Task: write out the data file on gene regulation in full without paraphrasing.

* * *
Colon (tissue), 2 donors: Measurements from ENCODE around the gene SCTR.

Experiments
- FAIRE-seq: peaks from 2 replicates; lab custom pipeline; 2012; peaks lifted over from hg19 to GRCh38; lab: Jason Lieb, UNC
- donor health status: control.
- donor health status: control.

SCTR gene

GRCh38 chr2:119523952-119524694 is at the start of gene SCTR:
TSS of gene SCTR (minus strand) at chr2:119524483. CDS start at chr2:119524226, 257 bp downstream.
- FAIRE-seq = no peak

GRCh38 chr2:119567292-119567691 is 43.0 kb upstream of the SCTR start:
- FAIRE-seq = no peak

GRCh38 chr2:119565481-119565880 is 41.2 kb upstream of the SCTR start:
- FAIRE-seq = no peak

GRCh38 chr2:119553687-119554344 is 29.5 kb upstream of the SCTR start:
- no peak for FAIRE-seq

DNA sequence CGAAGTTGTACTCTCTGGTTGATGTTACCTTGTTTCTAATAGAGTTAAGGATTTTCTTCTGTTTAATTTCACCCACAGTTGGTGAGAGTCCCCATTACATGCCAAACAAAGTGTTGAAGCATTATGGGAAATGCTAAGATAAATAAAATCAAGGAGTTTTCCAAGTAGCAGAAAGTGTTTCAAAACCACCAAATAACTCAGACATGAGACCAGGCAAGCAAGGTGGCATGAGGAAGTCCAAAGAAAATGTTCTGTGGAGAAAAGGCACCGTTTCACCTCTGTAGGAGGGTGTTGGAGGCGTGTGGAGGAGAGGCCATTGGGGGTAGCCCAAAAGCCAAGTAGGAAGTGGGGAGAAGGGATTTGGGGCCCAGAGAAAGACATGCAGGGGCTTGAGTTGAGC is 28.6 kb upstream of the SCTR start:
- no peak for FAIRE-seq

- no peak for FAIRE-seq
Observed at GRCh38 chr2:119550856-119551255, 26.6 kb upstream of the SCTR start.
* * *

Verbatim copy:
Colon (tissue), 2 donors: Measurements from ENCODE around the gene SCTR.

Experiments
- FAIRE-seq: peaks from 2 replicates; lab custom pipeline; 2012; peaks lifted over from hg19 to GRCh38; lab: Jason Lieb, UNC
- donor health status: control.
- donor health status: control.

SCTR gene

GRCh38 chr2:119523952-119524694 is at the start of gene SCTR:
TSS of gene SCTR (minus strand) at chr2:119524483. CDS start at chr2:119524226, 257 bp downstream.
- FAIRE-seq = no peak

GRCh38 chr2:119567292-119567691 is 43.0 kb upstream of the SCTR start:
- FAIRE-seq = no peak

GRCh38 chr2:119565481-119565880 is 41.2 kb upstream of the SCTR start:
- FAIRE-seq = no peak

GRCh38 chr2:119553687-119554344 is 29.5 kb upstream of the SCTR start:
- no peak for FAIRE-seq

DNA sequence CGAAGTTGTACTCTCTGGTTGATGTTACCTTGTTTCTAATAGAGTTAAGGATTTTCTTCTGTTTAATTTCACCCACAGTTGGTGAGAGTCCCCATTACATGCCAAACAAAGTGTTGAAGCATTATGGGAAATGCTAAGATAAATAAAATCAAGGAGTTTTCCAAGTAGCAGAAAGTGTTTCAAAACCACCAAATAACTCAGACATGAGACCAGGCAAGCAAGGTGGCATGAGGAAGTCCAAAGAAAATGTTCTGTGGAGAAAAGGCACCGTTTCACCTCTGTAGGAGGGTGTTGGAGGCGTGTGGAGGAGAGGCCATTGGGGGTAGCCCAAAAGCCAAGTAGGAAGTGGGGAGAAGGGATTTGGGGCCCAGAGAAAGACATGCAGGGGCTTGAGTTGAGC is 28.6 kb upstream of the SCTR start:
- no peak for FAIRE-seq

- no peak for FAIRE-seq
Observed at GRCh38 chr2:119550856-119551255, 26.6 kb upstream of the SCTR start.